Michael Arnold: That’s great information. I feel like we just jumped into the deep end. Back up just a little bit and kind of break that apart. I love the fact that this comes from not only your own personal physical journey, but your own personal spiritual journey as well. And when you mentioned prayer, my mind went to where James tells us, “If any man lacks wisdom, let him ask of God.”
So this is something that God is interested in. He can lead us to Truth, and He can guide us as we’re trying to understand these things. Why were you inspired to go that route? What caused you to say, “Hey, I need help. God, help me here.”
Ashton Tate: At first I kind of did it for the wrong reasons. When I was in high school, I had a crush on this girl as high school boys do. And I was like, Man, I’m going to lose weight to impress this girl. It was that, and being tired of being made fun of.
And then as I started doing it and losing the weight and I started seeing how good I felt and how much more confident I was, I started seeing how much more energy I had for the day. And, at the same time, I started really growing in my relationship with the Lord and getting with leaders. So it merged those two things. God has given me this body to steward so that I can do all that He’s called me to do. It’s designed in the same way a car was designed by the manufacturer; my body is designed in a specific way to be able to be a vehicle to do what I’m called to do in this life.
Michael Arnold: As you sustained that, as you experienced success in your own personal life, your friends and other people who were aware of your journey, started asking for your help, right? And that kind of pushed you into this area of doing some fitness coaching, right?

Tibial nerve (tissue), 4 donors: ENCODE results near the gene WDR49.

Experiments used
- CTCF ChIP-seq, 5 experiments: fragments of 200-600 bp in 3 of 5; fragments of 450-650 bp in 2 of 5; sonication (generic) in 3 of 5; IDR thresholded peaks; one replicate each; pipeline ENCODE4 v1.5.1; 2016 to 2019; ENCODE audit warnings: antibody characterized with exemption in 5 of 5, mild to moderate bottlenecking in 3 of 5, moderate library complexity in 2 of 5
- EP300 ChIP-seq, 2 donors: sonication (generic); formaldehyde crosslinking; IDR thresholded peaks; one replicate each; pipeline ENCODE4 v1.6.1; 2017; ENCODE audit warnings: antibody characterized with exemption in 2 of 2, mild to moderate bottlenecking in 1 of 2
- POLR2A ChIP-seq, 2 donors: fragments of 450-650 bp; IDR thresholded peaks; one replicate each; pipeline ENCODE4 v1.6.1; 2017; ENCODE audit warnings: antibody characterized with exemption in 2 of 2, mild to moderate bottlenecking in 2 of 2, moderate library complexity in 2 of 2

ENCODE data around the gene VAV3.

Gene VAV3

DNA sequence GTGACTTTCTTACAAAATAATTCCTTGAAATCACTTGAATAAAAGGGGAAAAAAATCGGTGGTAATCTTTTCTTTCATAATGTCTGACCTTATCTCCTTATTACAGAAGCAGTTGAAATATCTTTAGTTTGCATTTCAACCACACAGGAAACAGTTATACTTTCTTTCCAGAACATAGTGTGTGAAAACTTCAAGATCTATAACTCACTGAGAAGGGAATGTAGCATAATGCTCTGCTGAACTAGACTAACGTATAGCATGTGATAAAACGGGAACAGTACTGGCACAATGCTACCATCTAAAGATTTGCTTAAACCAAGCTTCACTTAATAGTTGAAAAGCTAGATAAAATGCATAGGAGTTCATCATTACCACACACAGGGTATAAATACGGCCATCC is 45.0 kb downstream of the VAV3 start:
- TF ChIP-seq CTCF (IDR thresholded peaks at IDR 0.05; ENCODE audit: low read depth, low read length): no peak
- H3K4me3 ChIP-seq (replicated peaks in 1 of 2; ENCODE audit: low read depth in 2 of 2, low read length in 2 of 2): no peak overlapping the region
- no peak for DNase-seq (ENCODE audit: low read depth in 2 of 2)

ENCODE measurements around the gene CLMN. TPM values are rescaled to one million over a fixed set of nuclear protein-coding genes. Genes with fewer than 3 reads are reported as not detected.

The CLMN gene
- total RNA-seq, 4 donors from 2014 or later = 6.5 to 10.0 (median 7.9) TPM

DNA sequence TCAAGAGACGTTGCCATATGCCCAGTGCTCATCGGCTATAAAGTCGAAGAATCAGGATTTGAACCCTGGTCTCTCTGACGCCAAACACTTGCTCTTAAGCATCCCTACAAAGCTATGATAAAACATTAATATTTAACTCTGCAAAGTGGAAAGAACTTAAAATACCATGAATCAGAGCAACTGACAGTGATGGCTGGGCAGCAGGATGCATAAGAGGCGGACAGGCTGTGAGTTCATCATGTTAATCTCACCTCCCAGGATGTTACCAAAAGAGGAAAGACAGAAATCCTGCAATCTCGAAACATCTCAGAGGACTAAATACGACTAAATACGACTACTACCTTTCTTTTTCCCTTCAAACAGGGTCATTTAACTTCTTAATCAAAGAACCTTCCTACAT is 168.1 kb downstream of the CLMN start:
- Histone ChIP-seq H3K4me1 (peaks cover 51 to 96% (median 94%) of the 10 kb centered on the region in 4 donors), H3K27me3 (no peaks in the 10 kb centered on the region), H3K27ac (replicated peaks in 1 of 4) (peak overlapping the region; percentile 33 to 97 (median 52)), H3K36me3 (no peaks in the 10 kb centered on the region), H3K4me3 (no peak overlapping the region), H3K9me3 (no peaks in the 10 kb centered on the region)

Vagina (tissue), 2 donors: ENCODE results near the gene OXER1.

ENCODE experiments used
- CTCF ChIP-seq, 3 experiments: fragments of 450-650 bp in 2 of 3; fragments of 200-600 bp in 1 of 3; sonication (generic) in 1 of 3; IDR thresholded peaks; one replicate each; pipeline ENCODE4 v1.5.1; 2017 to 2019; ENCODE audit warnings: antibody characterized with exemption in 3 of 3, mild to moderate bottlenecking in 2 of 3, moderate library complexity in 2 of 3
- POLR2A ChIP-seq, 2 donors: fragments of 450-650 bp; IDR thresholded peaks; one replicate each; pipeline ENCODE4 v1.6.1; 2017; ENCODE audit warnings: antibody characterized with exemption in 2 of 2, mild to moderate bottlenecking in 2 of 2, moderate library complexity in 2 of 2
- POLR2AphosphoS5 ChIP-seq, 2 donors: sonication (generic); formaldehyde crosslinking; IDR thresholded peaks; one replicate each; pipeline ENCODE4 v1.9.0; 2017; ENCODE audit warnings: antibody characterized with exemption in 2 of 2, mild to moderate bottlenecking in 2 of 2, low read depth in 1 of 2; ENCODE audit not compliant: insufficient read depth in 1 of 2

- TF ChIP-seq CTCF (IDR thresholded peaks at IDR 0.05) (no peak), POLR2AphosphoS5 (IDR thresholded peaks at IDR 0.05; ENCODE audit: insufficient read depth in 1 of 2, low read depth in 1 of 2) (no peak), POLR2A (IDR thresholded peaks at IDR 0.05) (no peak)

Ashton Tate: If you would’ve told me when I was in high school, I’d be in health and education, I probably would’ve laughed at you. This isn’t what I grew up being like. When I was a kid, I wanted to be a SWAT officer and just bust down doors. Obviously that’s not what I’m doing, but a lot of it was just obedience. The Lord had worked all these things out. And people started seeing that I was maintaining my progress and started asking for help and I was like, Sure, I’ll tell you what I’m doing. It just kept growing and kept growing, and my first two clients that ever hired me both lost about a hundred pounds. People just kept asking for help.
Michael Arnold: And that’s how Glory to Glory Fitness was formed, through people asking you to help them and you pursuing that. I think that’s important when we think about curriculum development. I think teachers want to know that the curriculum is coming from a research-based space, data driven, but also that the people writing it know what they’re talking about and have lived it not just with themselves, but have helped other people be successful.
Ashton Tate: The health industry is just so messed up in a lot of ways now. Anybody can be certified as a personal trainer. There’s so much stuff out there that isn’t research-based. For me, when I’m looking at anything that I want to implement in health or that I want to help a client with, there are three lenses that I put it through.
One, research-based, right? We have to have an evidence-based approach to it because if the research isn’t solid on it and the science doesn’t back it up, then it’s probably not going to work.